The US, according to a recently released report ranking countries globally in the area of innovation, has some cause for concern. The country dropped out of the top 10 list, sliding to the position of 11.
The rankings appear in the 2018 version of the Bloomberg Innovation Index. The development reflected in the annually compiled listing is significant for two reasons: Bloomberg is a global leader in terms of assessing the business and finance dynamics guiding the global economy, and this is the first time that the US fell out of the top ten since Bloomberg first began generating the Index six years ago.
A total of seven criteria are used to evaluate countries: productivity, high-tech density, research and development (R&D) intensity, value-added manufacturing, post-secondary, or tertiary, education-efficiency, researcher concentration and patent activity.
A few positive, and surprising, developments among the top ten, as well as in the overall index:
• Singapore moves into the 3rd position, with South Korea and Sweden continuing the dominate the top two spots.
• Israel rounded out the list, emerging with Singapore as the only non-European/East Asian countries to make the cut.
• Turkey rocketed 4 spots to 33rd, due to improvements in 4 of the 7 categories.
• South Africa and Iran reentered the top 50 for the first time in 4 years.
About Singapore’s impressive jump ahead of a number of western European countries, in large part due its improvements in the area of education-efficiency, Yeo Kiat Seng, professor and associate provost at the Singapore University of Technology and Design, said: “Singapore has always placed strong focus on educating her populace, especially in STEM disciplines,” adding that the country has also shown a “steadfast commitment to funding R&D and innovation.”
Japan and South Korea’s places seem fixed more or less, but in terms of the majority of East and Southeast Asian countries, the numbers reveal more instability: “One common trait of the U.S., Korea and China is that people accept failure as part of the process,” said Prinn Panitchpakdi, country head of CLSA Thailand, an Asian brokerage and investment group shared in his assessment. “Innovation lags in countries where the culture emphasizes risk avoidance and where R&D is seen purely an expense, not an investment. That’s the mindset in Thailand.”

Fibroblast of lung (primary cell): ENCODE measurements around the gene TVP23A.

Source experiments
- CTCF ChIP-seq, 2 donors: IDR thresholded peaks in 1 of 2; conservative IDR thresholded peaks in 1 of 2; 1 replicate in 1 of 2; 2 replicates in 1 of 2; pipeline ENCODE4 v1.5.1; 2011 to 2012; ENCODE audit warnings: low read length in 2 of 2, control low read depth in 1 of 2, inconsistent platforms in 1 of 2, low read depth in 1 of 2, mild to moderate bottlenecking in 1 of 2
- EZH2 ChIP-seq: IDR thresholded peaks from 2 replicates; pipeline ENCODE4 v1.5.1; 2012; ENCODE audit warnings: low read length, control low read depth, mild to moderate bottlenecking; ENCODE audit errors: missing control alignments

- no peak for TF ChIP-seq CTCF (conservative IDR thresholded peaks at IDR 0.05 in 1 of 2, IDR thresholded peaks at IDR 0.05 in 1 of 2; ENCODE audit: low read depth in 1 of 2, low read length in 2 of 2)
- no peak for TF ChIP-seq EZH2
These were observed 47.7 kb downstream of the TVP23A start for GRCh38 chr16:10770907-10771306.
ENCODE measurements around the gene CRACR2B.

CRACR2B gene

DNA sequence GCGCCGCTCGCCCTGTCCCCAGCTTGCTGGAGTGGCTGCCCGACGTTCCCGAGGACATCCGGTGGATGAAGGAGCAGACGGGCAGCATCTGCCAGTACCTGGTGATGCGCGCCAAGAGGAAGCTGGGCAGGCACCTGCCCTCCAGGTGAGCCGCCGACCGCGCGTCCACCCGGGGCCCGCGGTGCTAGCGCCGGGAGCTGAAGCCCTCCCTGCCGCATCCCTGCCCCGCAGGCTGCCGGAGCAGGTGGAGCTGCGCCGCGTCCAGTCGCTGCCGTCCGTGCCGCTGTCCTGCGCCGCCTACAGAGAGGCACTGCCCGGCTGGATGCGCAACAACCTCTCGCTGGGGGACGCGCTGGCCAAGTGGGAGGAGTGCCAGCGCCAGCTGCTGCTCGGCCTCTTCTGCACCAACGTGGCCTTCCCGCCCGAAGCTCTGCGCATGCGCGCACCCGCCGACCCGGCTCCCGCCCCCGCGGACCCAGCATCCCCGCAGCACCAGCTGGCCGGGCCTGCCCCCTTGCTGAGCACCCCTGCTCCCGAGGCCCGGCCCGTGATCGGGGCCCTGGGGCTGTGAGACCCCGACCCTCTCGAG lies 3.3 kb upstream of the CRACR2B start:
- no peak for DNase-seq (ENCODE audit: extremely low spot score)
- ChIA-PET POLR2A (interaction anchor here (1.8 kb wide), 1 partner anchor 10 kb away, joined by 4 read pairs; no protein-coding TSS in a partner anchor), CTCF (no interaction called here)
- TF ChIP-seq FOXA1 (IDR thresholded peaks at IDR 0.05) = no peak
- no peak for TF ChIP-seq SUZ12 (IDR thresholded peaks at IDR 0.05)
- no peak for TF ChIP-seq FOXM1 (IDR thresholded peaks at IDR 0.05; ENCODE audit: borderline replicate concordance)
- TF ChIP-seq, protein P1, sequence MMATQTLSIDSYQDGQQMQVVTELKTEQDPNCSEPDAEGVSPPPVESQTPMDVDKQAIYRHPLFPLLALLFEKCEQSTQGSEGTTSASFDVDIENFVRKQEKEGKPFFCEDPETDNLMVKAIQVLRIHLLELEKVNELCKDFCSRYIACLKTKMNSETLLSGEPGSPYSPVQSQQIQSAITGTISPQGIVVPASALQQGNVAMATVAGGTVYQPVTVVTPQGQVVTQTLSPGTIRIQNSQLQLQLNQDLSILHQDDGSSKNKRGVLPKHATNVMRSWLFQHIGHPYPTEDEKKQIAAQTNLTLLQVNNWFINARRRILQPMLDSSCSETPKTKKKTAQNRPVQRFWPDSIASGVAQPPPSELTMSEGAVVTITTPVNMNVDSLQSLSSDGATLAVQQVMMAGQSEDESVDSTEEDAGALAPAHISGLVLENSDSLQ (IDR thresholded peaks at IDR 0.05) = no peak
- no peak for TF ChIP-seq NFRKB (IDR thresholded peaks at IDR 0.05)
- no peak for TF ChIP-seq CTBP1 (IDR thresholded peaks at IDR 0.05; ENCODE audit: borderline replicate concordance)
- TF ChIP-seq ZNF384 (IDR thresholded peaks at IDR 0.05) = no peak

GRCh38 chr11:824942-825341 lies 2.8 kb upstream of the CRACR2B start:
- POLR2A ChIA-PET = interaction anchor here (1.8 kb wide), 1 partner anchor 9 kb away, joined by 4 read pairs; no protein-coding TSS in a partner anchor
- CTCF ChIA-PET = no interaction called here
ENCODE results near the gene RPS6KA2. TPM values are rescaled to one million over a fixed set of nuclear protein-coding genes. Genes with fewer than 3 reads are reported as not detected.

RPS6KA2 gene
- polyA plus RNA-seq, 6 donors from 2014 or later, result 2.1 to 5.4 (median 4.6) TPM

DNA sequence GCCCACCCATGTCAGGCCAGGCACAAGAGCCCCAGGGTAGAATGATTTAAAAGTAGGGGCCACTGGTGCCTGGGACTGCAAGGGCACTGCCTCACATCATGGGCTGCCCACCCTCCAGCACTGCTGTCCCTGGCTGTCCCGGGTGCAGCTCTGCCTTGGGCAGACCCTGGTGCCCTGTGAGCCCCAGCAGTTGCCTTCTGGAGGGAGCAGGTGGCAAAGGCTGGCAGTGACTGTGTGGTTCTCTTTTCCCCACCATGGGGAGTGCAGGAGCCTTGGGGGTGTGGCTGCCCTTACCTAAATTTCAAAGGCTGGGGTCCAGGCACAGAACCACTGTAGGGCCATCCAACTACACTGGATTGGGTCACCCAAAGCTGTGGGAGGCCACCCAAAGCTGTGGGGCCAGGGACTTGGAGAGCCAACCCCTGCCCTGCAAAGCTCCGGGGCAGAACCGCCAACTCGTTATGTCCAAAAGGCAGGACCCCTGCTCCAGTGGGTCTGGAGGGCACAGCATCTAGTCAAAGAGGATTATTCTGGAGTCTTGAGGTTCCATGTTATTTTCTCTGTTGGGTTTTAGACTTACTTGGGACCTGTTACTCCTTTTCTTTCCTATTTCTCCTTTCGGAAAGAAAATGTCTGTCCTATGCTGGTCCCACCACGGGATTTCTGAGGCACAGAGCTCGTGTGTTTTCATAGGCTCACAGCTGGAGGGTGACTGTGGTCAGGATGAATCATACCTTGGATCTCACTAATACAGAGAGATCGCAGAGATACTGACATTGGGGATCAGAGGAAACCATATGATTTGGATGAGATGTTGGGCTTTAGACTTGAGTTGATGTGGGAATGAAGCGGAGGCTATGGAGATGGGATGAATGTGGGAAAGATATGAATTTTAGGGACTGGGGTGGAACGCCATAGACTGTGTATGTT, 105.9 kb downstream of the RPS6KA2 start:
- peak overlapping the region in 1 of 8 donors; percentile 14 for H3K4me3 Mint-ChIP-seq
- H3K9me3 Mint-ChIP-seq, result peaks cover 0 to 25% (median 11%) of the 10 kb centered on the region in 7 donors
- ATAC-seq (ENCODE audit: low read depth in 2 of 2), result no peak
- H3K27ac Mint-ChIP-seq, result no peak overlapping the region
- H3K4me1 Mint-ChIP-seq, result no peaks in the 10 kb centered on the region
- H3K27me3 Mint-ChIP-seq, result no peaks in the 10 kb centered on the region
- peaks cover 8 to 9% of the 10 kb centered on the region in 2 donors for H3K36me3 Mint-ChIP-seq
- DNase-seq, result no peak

The US May Experience an Even Further Decline
The drop of the US (from 9th place, already teetering on the edge) was explained by the declining ranking in education-efficiency category—not a surprising outcome—as well as in the value-added manufacturing category. In the end, the country’s higher position in productivity did not prove to be enough.
Offering a sobering, and not very optimistic outlook on the future of the US, Robert D. Atkinson, president of the Information Technology & Innovation Foundation in Washington, D.C. shared his interpretation of the numbers: “I see no evidence to suggest that this trend will not continue,” adding, “Other nations have responded with smart, well-funded innovation policies like better R&D tax incentives, more government funding for research, more funding for technology commercialization initiatives.”
This should serve, no doubt, as a wake-up call to the US: the old expression, “You snooze, you lose” seems quite appropriate. The US must come to grips with the harsh reality—reflected in the index—that maintaining, or even possessing, a strong economic or political position in the world does not necessarily guarantee an equal level of influence in the areas of science, innovation or research. Along with tech-driven industries, these are areas where there truly is a level playing ground.